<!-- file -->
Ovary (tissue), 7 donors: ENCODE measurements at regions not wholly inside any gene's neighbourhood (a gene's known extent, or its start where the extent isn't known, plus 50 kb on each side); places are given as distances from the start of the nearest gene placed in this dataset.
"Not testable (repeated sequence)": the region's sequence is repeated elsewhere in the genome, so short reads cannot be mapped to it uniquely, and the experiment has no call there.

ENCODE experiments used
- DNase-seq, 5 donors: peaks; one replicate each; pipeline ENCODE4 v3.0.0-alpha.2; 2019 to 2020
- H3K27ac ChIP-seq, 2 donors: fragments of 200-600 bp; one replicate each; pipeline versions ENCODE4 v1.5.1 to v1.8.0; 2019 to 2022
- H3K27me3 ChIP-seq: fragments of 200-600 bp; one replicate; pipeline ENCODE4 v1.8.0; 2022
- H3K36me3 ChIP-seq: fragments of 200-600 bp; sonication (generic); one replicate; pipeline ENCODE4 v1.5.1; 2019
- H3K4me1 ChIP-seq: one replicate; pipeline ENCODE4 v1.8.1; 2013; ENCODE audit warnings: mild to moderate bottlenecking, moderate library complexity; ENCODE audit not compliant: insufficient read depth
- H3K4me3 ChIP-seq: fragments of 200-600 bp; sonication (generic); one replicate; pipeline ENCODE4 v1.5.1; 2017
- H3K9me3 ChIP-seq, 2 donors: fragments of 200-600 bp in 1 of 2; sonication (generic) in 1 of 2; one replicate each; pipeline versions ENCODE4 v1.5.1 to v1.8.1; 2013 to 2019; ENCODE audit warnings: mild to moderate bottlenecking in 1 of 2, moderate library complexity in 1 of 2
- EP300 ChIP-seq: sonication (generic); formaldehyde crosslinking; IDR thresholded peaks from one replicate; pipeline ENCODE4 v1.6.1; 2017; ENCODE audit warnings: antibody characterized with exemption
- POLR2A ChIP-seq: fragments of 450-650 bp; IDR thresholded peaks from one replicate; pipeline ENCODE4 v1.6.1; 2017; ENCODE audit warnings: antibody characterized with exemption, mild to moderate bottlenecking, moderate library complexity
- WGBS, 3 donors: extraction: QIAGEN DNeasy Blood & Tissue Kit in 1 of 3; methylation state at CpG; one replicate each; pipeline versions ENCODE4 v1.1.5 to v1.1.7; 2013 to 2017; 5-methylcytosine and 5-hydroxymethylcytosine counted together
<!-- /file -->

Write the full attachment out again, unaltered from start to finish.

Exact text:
Ovary (tissue), 7 donors: ENCODE measurements at regions not wholly inside any gene's neighbourhood (a gene's known extent, or its start where the extent isn't known, plus 50 kb on each side); places are given as distances from the start of the nearest gene placed in this dataset.
"Not testable (repeated sequence)": the region's sequence is repeated elsewhere in the genome, so short reads cannot be mapped to it uniquely, and the experiment has no call there.

ENCODE experiments used
- DNase-seq, 5 donors: peaks; one replicate each; pipeline ENCODE4 v3.0.0-alpha.2; 2019 to 2020
- H3K27ac ChIP-seq, 2 donors: fragments of 200-600 bp; one replicate each; pipeline versions ENCODE4 v1.5.1 to v1.8.0; 2019 to 2022
- H3K27me3 ChIP-seq: fragments of 200-600 bp; one replicate; pipeline ENCODE4 v1.8.0; 2022
- H3K36me3 ChIP-seq: fragments of 200-600 bp; sonication (generic); one replicate; pipeline ENCODE4 v1.5.1; 2019
- H3K4me1 ChIP-seq: one replicate; pipeline ENCODE4 v1.8.1; 2013; ENCODE audit warnings: mild to moderate bottlenecking, moderate library complexity; ENCODE audit not compliant: insufficient read depth
- H3K4me3 ChIP-seq: fragments of 200-600 bp; sonication (generic); one replicate; pipeline ENCODE4 v1.5.1; 2017
- H3K9me3 ChIP-seq, 2 donors: fragments of 200-600 bp in 1 of 2; sonication (generic) in 1 of 2; one replicate each; pipeline versions ENCODE4 v1.5.1 to v1.8.1; 2013 to 2019; ENCODE audit warnings: mild to moderate bottlenecking in 1 of 2, moderate library complexity in 1 of 2
- EP300 ChIP-seq: sonication (generic); formaldehyde crosslinking; IDR thresholded peaks from one replicate; pipeline ENCODE4 v1.6.1; 2017; ENCODE audit warnings: antibody characterized with exemption
- POLR2A ChIP-seq: fragments of 450-650 bp; IDR thresholded peaks from one replicate; pipeline ENCODE4 v1.6.1; 2017; ENCODE audit warnings: antibody characterized with exemption, mild to moderate bottlenecking, moderate library complexity
- WGBS, 3 donors: extraction: QIAGEN DNeasy Blood & Tissue Kit in 1 of 3; methylation state at CpG; one replicate each; pipeline versions ENCODE4 v1.1.5 to v1.1.7; 2013 to 2017; 5-methylcytosine and 5-hydroxymethylcytosine counted together